ALEXANDRIA, Va. – In one of the first large studies to explore the possible impact of HPV vaccination on oral HPV infections, researchers found it may confer a high degree of protection. The study of young adults in the United States showed that the prevalence of high-risk HPV infection was 88% lower among those who reported getting at least one vaccine dose than among those who were not vaccinated.

Researchers reported that HPV vaccination rates remain low, especially among males, which limits population-level benefits of the vaccine in the U.S. The study will be presented at the upcoming 2017 ASCO Annual Meeting in Chicago.

“Rates of HPV-caused oral cancers continue to rise every year in the U.S., particularly among men. And yet, no clinical trial has evaluated the potential use of the HPV vaccine for the prevention of oral HPV infections that could lead to cancer,” said senior study author Maura L. Gillison, MD, PhD, who conducted the research at Ohio State University but is now a professor of medicine at the University of Texas MD Anderson Cancer Center. “Given the absence of gold-standard, clinical trial data, we investigated whether HPV vaccine has had an impact on oral HPV infections among young adults in America,” said Dr. Gillison.

About the Study

The authors based their study of oral HPV infections by assessing data from part of the National Health and Nutrition Examination Survey (NHANES) of Americans from 2009 through 2016. The NHANES is designed to assess the health and wellness of the U.S. population.

In this analysis, the researchers focused on 2,627 young adults ages 18 through 33 during the period 2011-2014, comparing those who had received one or more doses of an HPV vaccine to those who had not. For the purposes of this study, the researchers evaluated the prevalence of the four HPV types (16, 18, 6 and 11) included in HPV vaccines prior to 2016 (the time at which a newer vaccine that protects against five additional HPV strains was introduced). HPV infection was detected from oral rinse samples that were collected by mobile health facilities supported by NHANES. The laboratory tests for HPV infection were developed and performed in Dr. Gillison’s lab.

Key Findings

Vaccination Rates: The researchers found that from 2011 through 2014 fewer than 1 in 5 (18.3%) young adults in the U.S. reported receiving at least one dose of the HPV vaccine before age 26. The vaccination rate was much lower among men than women (6.9% vs. 29.2%) at this time.

HPV Prevalence:

Prevalence of oral HPV infections covered by the vaccine was lower among vaccinated vs. unvaccinated young adults, 0.11% vs. 1.61% – corresponding to an 88% reduction in prevalence for vaccinated youth.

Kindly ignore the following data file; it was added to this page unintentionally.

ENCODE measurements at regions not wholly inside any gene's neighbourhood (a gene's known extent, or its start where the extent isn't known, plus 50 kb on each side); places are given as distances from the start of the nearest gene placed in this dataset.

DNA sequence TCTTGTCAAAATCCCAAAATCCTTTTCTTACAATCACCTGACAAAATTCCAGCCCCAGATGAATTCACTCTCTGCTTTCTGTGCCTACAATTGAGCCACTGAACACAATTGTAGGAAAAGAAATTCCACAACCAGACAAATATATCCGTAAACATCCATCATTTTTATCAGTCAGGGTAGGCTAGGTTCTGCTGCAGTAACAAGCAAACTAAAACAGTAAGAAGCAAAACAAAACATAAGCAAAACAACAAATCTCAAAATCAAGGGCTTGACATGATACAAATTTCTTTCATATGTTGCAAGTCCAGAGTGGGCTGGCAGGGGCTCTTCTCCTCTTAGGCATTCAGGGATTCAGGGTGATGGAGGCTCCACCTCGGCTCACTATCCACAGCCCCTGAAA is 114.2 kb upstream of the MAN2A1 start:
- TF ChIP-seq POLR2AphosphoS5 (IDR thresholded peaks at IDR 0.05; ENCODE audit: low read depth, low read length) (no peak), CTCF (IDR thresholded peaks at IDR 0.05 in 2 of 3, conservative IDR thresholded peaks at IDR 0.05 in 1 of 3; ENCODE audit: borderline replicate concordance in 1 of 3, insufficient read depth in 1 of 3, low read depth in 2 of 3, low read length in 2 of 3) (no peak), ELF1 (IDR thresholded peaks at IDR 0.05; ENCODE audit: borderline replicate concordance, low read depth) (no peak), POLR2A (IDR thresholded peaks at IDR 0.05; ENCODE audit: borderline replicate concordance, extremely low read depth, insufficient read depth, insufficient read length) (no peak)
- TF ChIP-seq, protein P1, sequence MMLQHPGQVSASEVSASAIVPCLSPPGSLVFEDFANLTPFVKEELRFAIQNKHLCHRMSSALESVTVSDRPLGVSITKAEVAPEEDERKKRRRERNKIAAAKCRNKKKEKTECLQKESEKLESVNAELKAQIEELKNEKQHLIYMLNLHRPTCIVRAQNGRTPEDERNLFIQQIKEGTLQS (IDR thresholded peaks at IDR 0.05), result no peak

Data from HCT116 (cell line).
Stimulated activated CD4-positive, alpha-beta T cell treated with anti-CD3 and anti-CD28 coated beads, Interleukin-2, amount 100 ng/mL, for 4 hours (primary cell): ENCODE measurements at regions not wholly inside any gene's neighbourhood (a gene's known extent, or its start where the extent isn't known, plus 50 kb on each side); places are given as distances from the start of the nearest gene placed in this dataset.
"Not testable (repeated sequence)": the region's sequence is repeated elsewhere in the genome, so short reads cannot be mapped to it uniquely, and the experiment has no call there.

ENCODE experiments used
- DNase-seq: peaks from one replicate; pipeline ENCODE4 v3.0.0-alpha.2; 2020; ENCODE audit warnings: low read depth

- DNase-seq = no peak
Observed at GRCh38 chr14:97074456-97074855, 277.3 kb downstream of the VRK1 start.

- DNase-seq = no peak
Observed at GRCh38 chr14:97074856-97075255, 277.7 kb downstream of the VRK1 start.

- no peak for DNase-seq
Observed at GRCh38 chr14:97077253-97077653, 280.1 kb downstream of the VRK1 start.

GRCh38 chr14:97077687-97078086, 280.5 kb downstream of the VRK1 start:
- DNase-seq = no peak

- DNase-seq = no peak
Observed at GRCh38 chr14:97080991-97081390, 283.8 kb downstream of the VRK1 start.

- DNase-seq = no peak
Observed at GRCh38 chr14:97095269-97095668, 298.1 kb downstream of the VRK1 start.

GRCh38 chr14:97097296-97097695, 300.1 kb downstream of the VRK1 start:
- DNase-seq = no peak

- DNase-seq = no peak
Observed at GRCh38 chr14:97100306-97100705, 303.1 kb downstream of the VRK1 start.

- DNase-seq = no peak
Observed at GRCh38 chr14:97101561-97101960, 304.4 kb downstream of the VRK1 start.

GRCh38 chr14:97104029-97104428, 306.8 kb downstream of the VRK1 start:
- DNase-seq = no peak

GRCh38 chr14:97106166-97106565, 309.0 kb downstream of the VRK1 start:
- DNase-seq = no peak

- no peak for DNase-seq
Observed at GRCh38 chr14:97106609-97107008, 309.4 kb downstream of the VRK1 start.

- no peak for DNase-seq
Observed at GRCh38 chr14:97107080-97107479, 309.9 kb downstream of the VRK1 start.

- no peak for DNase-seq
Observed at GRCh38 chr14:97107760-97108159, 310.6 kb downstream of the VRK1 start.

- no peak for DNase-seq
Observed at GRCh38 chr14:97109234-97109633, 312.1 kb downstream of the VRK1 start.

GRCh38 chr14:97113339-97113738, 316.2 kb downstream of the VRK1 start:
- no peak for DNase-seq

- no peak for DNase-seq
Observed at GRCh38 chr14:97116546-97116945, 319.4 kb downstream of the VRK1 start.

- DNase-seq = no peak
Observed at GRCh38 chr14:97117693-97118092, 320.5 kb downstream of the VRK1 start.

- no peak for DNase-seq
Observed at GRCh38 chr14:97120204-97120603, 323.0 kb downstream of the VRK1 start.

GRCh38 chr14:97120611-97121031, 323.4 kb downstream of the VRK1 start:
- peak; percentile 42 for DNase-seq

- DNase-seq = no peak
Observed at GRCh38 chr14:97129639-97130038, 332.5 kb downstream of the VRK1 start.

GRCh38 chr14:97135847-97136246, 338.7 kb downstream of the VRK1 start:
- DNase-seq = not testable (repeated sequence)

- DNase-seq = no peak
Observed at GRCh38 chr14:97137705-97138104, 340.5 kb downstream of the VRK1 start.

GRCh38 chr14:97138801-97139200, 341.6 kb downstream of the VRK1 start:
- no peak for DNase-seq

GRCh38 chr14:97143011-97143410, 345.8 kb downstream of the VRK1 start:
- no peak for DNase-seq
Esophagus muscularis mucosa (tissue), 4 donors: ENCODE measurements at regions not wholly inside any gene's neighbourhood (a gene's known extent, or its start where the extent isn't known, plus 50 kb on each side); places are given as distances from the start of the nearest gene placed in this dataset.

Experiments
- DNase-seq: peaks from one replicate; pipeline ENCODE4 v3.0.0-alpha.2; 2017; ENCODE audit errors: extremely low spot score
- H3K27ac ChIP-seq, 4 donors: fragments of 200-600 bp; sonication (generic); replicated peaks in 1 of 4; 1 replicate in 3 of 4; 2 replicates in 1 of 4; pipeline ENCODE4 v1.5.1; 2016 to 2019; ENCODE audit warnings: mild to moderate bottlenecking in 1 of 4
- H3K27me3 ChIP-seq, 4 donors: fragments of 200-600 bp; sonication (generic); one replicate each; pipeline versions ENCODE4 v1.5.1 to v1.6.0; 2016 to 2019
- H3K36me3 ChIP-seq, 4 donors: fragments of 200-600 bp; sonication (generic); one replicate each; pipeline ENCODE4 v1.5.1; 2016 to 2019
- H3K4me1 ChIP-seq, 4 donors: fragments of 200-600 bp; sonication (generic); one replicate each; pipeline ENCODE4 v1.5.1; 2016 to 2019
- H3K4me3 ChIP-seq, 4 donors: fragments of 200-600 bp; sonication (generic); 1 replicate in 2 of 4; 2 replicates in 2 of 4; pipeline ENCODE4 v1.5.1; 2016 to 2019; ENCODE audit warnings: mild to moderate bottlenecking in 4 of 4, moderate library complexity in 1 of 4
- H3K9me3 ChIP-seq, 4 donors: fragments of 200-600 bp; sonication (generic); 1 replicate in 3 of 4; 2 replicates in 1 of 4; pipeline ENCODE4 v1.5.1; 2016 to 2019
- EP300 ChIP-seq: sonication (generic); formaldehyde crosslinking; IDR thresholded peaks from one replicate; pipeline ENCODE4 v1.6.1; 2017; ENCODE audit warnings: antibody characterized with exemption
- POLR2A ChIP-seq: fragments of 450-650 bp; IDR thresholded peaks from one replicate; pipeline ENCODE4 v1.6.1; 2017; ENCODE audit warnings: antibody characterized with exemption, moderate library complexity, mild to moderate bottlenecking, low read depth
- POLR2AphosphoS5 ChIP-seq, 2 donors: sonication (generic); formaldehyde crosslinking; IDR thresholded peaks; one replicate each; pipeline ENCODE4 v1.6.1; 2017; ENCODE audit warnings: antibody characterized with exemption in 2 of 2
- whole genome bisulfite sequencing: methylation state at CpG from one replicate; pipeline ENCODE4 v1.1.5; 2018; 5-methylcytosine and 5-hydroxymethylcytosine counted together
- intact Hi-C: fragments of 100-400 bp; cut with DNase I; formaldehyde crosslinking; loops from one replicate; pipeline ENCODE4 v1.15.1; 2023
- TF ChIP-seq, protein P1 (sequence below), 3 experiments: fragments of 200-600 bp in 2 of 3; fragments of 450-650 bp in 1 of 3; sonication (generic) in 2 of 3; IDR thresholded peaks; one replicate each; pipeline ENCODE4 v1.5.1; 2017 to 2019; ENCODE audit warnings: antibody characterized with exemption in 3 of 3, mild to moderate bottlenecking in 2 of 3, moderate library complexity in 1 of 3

In contrast, the prevalence of oral infection with 33 HPV types not covered by the vaccine was about the same between vaccinated and non-vaccinated groups (4% for those vaccinated vs. 4.7% for the unvaccinated; difference not statistically significant).

U.S. Population-Level Impact of HPV Vaccination: Due to low uptake of the HPV vaccine in the U.S. thus far as reported by NHANES, the researchers estimate that the impact of HPV vaccination on the prevalence of vaccine-covered, oral HPV infections in the general population was modest, reducing prevalence by 17% overall; and by 25% in women and by about 7% in men between 2011 and 2014.

“While we were encouraged that there was a notable impact of the vaccine on oral HPV infections among vaccinated individuals, that benefit was modest overall and lower than we would hope in men due to low vaccine uptake,” stated Dr. Gillison.

Next Steps

Dr. Gillison emphasized that HPV vaccination is currently indicated for the prevention of cervical, vulvar, vaginal, and anal cancers in women and anal cancers in men. Whether the vaccines could eventually reduce the rising incidence of oral cancers related to oral HPV infection is thus far unknown.

“The HPV vaccine is one of the most important advances in cancer prevention in the last several decades. Parents who choose to have their children vaccinated against HPV should realize that the vaccine may provide additional benefits, such as prevention of oral HPV infections linked to oral cancers,” she concluded.

This study received funding from The National Institute of Dental and Craniofacial Research, of the National Institutes of Health.

Full Abstract: [url]
Gregory D. Pawelski